Wednesday, March 4, 2015
It’s Wednesday afternoon in Cape Town. It’s much cooler today after yesterday’s record-setting high temperature of 104 degrees. The fires that have been burning across the peninsula since Saturday continued throughout the night. When we arrived home last night, Paul and I went out our front door and took these pictures. They were taken less than a quarter mile from the residence where we are staying. Officials promptly evacuated those houses nearest the fires.
We had a great start to the Pastors Seminar last night. I will continue tonight and tomorrow night, as well as all day Saturday. This morning I spoke at a Men’s Breakfast about an hour across town. Enroute we passed a region of the Cape where the burning fires were threatening to engulf massive oceanfront residences. During our pre-dawn drive, we passed countless people standing along the oceanfront looking up toward the steep mountain slopes behind their homes with helpless looks on their faces. Huge flames could be seen hovering over these homes threatening to consume them. I’ve never seen a sight quite as ominous. We prayed for rain.
This morning I shared with the men at the Roundtable of Prayer Men’s breakfast from the Lord’s Prayer, “May your kingdom come, on earth as it is in heaven.” I reminded men that even as huge plumes of smoke blanket the city and feelings of desperation stalk the people, God’s ways and his mysterious plans can unfold from the ashes. As a group we spent time praying for rain. After I finished speaking John and I walked to the parking lot and the rain began to fall for the first time in months here.
We then toured an inner city drug and rehab ministry for 75 drug addicts, prostitutes and gangsters. We heard testimonies of men and women, prayed, worshipped, listened to a message and saw many surrender their lives to Christ. Later tonight I will lead the pastors in a second session. Please continue to pray for us! We are counting on your prayers for us.
Sunday, March 1, 2015
Today Paul and Helen Gallagher and all the Doyles headed off in one direction while Mike (the driver and his wife Fiona) and I made a 20-minute drive to Ocean View. Ocean View is a predominantly colored Afrikan-speaking community. In the 1960’s during Apartheid in South Africa, thousands of coloreds were systematically relocated to various locations by the all white government. The reason for the relocation was that families of coloreds used to occupy land along the coastal region. White real estate enthusiasts realized the significant financial upside and attraction of oceanfront property and decided to use their political clout and influence to seize these land holdings from the colored community. Consequently the white government had to find a place for these displaced people, so they designated inland pieces of real estate and promptly moved them to places like Ocean View.
There are numerous places like these in and around Cape Town. The housing units are usually built by the government, and the surrounding community is usually unkempt, deteriorating and in deep disrepair. Moreover, unemployment, teenage pregnancy, gang-related crime, alcoholism and drug abuse are regular features of these communities. Many of the coloreds in South Africa are historically Christianized so there is usually a strong and vibrant Christian community in each of the areas. However, because of the numerous social problems, most churches struggle to meet the growing demands of these displaced people.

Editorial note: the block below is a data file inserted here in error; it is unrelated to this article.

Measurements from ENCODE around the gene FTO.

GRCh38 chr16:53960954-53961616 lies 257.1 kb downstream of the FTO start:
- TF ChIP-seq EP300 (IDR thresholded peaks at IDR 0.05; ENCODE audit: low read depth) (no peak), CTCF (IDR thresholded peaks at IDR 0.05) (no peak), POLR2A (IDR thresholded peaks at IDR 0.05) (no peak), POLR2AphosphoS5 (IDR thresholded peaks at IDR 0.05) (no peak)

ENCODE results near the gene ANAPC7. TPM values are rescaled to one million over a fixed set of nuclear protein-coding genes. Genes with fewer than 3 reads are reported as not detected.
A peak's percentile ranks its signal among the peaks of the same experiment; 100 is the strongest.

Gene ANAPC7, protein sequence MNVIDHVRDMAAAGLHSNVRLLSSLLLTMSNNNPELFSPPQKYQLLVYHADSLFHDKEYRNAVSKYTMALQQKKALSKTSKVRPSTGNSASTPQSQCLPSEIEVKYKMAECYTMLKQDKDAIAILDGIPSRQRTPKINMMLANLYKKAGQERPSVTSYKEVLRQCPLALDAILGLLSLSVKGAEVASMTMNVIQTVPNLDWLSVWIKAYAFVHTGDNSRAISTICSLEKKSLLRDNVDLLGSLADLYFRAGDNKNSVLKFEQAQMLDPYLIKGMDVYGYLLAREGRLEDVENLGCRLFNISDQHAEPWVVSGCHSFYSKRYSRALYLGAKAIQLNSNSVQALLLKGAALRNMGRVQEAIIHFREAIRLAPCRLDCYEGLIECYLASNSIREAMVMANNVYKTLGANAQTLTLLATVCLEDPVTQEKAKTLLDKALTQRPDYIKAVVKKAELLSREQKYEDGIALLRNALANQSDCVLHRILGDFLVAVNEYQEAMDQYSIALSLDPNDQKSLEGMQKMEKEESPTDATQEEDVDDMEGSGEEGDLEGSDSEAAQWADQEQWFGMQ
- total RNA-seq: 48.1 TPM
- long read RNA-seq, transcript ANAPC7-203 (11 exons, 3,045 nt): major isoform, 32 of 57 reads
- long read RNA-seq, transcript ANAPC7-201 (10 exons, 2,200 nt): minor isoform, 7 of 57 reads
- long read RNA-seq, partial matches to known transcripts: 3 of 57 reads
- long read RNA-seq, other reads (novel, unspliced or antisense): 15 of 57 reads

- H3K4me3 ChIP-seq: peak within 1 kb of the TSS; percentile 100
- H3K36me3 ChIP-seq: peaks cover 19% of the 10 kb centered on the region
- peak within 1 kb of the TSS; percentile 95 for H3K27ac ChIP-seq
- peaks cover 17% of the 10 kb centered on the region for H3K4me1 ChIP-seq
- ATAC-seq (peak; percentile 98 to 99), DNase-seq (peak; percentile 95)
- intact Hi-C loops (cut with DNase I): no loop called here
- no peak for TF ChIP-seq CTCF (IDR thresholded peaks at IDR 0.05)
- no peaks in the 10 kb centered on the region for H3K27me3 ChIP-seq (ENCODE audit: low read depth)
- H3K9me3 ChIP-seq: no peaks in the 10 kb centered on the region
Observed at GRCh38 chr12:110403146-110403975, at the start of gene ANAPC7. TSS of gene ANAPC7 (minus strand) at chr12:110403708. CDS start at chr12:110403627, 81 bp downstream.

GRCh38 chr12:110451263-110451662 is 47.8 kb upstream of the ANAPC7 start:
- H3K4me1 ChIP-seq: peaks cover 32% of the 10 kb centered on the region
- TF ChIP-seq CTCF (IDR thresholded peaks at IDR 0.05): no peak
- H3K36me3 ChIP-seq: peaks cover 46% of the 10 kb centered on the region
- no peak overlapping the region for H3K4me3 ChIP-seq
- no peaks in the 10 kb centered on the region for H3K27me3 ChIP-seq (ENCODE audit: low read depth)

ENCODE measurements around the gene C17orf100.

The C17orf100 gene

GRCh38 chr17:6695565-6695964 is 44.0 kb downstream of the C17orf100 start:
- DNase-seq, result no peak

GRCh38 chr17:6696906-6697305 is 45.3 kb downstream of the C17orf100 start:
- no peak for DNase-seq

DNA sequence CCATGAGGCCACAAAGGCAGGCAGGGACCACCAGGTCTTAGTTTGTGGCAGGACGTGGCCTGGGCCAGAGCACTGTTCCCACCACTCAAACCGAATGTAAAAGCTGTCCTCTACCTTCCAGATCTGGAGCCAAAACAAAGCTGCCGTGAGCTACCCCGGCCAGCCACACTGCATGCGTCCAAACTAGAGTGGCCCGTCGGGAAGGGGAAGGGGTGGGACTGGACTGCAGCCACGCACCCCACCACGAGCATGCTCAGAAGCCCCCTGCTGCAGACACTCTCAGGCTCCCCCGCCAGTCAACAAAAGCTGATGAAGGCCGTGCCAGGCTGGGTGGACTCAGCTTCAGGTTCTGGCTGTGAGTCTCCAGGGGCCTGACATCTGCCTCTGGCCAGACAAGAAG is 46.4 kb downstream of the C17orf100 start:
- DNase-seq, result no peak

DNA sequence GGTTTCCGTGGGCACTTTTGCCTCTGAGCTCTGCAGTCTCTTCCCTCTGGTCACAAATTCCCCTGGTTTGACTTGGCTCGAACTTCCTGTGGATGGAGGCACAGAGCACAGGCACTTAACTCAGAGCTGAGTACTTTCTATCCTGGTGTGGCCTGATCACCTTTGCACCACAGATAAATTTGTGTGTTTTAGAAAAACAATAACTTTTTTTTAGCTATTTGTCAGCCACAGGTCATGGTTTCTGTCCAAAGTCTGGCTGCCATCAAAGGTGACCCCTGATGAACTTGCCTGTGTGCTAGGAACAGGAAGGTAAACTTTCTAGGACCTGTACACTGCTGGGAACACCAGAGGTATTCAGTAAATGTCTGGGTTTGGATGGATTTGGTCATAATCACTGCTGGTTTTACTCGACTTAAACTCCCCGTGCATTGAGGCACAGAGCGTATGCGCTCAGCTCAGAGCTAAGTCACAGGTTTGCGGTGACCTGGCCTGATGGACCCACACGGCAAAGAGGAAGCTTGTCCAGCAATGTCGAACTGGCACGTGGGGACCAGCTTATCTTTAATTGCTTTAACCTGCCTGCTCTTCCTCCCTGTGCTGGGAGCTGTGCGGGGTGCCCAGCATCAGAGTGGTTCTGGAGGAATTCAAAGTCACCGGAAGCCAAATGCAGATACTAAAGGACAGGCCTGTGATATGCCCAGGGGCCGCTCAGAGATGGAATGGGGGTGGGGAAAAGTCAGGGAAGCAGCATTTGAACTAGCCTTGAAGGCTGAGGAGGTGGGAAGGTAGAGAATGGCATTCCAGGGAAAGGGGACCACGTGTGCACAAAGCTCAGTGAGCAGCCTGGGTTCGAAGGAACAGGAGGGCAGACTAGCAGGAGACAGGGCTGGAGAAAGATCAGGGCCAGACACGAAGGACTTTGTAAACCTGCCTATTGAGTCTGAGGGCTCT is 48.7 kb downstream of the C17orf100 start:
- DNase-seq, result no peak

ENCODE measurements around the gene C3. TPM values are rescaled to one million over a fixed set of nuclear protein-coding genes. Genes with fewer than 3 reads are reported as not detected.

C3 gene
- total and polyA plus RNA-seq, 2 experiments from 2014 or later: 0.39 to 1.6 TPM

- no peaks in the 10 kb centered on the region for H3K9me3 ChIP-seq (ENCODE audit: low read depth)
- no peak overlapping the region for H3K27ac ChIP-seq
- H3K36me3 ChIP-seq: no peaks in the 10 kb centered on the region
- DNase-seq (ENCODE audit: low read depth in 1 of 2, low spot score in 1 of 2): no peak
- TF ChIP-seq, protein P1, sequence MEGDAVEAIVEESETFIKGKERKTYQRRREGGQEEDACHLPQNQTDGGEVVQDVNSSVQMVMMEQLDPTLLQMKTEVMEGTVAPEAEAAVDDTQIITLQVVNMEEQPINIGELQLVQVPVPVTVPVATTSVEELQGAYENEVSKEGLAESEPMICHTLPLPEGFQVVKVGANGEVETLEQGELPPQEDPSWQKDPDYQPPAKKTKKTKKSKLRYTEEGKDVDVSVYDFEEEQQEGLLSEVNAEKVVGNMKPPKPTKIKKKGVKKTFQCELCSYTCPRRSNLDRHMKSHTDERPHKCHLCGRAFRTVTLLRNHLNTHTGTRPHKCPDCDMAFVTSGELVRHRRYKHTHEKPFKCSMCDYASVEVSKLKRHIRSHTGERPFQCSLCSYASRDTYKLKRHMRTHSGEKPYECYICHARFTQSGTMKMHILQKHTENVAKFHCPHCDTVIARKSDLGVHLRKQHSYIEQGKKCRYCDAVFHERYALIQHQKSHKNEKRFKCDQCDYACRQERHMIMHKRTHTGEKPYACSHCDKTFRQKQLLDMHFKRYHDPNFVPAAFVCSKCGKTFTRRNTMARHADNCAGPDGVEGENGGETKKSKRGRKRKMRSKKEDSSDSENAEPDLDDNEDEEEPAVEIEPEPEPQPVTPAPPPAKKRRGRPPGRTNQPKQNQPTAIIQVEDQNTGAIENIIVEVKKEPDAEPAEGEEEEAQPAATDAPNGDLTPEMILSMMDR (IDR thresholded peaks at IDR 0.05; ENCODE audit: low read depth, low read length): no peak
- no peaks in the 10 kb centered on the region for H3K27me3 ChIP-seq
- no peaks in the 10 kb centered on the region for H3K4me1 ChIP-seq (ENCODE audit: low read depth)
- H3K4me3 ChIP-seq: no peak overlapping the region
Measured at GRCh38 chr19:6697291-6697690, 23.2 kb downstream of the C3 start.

We arrived at the community center where Ocean View House of Praise meets every Sunday The church is only three years old. Pastor Raymond not only pastors the church, but works as a full-time firefighter in Cape Town. He is an outgoing, gregarious, positive man who has fire and energy for Christ. I was invited to preach the morning services and as the community center filled up quickly, the whole atmosphere reminded me of the early days of Northbrook Church. People setting up chairs, worship teams practicing their selections.
I preached from James 1:1-8 on facing hardship. It was no accident that James’ words were addressed to a similar group of people as these. James mentions those “scattered” in James 1:1. Like James original audience, these people had suffered a similar plight! Driven from their homelands, stripped of their rights and often on the receiving end of brutal injustices, James’s words were timely and relevant. It was a thrill to speak to this congregation. They were attentive, hungry and extremely receptive to the preaching of the Word.
In the evening the team drove out to Dock’s Mission Church in Lentegeur. Pastor Rodney, whom I met my first trip to Cape Town in 2008, has served this congregation for 14-15 years. Located in a different ‘colored’ community and a more established church. Recently Pastor Rodney and his leaders learned that one of their key leaders had been embezzling money from the church. Unfortunately these kinds of things occur in churches struggling to survive in poor and destitute places. After the services John and I spent time counseling, praying and trying to encourage Rodney.